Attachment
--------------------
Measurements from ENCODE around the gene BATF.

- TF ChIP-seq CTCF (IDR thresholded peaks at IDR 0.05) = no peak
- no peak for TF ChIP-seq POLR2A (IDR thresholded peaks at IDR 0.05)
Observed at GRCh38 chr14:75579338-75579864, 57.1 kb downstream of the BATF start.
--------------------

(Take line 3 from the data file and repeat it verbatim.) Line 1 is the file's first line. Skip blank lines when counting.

- no peak for TF ChIP-seq POLR2A (IDR thresholded peaks at IDR 0.05)